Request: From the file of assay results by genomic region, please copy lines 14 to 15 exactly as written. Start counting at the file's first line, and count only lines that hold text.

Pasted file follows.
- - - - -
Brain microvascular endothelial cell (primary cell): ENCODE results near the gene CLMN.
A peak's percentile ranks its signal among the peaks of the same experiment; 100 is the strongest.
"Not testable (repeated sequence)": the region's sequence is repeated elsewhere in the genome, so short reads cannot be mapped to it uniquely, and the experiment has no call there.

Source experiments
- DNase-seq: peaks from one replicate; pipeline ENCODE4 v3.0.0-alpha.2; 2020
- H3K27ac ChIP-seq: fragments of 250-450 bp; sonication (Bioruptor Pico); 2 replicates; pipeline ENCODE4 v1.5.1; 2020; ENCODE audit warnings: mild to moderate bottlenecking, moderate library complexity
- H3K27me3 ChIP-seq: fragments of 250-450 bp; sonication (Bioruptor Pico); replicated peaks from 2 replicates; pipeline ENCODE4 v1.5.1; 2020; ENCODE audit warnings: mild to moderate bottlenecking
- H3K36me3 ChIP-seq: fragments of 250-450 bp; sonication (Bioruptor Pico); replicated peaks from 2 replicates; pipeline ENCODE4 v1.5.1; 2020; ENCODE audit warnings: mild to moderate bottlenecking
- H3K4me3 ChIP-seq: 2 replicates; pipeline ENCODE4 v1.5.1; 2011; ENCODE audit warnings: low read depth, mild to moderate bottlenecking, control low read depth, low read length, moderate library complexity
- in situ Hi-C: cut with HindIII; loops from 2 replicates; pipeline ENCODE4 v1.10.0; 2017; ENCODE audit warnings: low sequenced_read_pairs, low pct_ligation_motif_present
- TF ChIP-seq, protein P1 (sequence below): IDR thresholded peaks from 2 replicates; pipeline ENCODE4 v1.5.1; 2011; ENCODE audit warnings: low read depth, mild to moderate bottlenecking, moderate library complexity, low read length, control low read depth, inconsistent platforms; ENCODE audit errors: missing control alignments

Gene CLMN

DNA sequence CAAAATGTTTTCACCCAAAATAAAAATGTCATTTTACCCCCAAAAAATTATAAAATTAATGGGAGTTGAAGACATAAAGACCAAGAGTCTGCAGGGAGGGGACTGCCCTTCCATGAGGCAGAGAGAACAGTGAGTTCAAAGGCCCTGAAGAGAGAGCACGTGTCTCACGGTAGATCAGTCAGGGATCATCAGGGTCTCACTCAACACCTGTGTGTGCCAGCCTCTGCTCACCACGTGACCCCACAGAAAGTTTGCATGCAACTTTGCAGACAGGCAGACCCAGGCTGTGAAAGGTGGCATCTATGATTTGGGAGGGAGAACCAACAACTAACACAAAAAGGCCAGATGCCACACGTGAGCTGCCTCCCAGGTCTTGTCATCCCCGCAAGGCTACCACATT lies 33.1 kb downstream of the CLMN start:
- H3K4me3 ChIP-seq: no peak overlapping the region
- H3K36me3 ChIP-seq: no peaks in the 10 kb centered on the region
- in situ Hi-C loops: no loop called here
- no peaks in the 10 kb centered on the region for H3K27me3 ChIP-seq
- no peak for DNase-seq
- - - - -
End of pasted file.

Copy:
- H3K4me3 ChIP-seq: no peak overlapping the region
- H3K36me3 ChIP-seq: no peaks in the 10 kb centered on the region